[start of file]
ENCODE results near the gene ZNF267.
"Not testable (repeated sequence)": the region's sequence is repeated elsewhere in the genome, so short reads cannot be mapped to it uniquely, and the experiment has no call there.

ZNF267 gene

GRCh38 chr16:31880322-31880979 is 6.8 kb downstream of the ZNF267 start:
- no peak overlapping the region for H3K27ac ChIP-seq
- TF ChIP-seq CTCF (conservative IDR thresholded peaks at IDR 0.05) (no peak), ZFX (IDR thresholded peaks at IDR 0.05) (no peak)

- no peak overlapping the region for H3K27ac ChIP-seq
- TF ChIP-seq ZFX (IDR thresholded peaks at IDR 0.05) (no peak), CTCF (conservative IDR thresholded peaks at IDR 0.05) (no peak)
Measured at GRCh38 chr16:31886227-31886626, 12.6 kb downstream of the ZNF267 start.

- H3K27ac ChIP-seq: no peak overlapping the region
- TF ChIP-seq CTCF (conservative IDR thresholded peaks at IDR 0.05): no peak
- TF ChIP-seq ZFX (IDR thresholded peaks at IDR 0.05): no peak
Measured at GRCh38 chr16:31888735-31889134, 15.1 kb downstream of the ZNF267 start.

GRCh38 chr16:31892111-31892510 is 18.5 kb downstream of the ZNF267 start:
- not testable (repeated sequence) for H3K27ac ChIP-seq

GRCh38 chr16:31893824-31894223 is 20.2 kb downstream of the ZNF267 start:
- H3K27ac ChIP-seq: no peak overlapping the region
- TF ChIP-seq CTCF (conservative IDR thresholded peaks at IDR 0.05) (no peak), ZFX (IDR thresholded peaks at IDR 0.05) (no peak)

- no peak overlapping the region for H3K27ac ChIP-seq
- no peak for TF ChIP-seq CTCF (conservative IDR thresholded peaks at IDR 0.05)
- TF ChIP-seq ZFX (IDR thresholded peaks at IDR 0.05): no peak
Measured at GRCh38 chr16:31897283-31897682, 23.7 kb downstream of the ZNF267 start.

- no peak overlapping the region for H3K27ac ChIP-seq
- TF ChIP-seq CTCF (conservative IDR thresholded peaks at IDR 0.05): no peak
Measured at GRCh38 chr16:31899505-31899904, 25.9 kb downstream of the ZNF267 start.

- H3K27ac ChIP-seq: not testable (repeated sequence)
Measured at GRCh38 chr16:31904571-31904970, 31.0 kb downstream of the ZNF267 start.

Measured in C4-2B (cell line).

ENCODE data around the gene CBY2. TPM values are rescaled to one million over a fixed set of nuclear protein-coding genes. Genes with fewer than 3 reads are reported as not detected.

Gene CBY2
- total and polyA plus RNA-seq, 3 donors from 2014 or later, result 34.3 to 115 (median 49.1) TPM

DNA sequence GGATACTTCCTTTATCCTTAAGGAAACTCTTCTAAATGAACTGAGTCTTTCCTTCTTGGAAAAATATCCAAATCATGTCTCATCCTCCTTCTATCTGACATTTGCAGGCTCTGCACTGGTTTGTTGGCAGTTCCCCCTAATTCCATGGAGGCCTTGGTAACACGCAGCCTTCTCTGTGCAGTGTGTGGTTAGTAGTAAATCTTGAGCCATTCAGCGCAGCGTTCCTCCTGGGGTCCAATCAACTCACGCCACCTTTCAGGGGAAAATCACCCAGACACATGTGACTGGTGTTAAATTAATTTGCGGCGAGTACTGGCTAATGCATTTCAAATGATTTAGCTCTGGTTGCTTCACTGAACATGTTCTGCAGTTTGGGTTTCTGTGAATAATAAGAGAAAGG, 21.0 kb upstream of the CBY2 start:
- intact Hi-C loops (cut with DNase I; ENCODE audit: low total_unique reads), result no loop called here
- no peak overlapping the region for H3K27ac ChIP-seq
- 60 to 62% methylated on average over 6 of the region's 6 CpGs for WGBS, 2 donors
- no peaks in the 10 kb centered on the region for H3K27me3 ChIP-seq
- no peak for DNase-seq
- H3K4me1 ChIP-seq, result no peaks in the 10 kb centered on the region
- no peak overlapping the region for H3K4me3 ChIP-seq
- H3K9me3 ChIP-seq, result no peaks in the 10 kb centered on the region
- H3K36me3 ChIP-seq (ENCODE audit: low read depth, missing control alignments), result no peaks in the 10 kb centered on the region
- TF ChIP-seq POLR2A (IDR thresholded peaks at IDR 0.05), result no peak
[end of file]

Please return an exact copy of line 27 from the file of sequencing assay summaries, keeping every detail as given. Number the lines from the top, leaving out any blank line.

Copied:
Measured at GRCh38 chr16:31904571-31904970, 31.0 kb downstream of the ZNF267 start.